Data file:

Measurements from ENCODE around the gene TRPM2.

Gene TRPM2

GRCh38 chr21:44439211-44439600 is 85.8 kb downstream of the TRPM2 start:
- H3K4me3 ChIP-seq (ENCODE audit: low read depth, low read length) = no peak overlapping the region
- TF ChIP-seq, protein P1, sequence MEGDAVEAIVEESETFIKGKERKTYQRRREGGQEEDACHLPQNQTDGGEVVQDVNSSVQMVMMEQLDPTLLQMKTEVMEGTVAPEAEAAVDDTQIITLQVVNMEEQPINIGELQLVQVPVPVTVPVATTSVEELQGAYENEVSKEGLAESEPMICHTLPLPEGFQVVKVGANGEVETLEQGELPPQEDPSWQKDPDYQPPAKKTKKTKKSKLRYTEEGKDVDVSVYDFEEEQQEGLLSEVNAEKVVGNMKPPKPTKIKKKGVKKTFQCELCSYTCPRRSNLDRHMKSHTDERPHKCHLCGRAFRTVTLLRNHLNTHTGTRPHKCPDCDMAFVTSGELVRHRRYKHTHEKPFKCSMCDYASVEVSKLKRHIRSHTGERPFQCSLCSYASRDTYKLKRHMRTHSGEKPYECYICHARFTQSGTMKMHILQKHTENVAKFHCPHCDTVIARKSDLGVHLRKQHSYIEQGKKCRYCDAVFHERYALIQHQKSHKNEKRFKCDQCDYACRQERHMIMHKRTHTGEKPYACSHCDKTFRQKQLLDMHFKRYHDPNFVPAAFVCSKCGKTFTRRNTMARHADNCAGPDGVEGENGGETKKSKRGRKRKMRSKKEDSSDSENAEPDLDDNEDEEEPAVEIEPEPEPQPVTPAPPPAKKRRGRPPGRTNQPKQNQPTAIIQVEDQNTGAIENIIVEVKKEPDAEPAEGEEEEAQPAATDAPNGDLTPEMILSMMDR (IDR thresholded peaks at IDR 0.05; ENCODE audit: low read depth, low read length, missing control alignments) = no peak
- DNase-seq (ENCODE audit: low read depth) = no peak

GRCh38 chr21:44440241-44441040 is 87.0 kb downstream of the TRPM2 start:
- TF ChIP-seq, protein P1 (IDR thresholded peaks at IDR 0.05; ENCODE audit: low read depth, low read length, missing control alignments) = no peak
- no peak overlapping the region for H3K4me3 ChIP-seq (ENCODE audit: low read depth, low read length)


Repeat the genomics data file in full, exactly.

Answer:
Measurements from ENCODE around the gene TRPM2.

Gene TRPM2

GRCh38 chr21:44439211-44439600 is 85.8 kb downstream of the TRPM2 start:
- H3K4me3 ChIP-seq (ENCODE audit: low read depth, low read length) = no peak overlapping the region
- TF ChIP-seq, protein P1, sequence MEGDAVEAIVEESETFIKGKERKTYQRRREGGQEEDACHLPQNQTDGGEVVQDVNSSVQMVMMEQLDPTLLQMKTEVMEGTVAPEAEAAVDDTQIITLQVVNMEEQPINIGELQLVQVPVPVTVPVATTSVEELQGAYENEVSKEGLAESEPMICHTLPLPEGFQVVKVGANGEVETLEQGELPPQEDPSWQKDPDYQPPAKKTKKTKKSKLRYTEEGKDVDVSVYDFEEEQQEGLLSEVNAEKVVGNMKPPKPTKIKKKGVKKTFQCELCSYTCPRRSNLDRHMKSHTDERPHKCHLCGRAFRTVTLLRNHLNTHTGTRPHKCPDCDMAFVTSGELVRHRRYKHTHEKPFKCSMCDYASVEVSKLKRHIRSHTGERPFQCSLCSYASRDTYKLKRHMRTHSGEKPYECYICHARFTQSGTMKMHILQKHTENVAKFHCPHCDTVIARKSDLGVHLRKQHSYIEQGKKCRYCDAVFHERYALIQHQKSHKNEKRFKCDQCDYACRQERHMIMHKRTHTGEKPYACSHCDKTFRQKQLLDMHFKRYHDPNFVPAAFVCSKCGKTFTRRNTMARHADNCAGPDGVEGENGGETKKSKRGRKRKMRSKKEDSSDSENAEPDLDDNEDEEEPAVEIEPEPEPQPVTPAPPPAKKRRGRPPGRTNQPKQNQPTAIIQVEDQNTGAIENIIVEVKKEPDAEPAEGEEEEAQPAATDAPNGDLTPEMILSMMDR (IDR thresholded peaks at IDR 0.05; ENCODE audit: low read depth, low read length, missing control alignments) = no peak
- DNase-seq (ENCODE audit: low read depth) = no peak

GRCh38 chr21:44440241-44441040 is 87.0 kb downstream of the TRPM2 start:
- TF ChIP-seq, protein P1 (IDR thresholded peaks at IDR 0.05; ENCODE audit: low read depth, low read length, missing control alignments) = no peak
- no peak overlapping the region for H3K4me3 ChIP-seq (ENCODE audit: low read depth, low read length)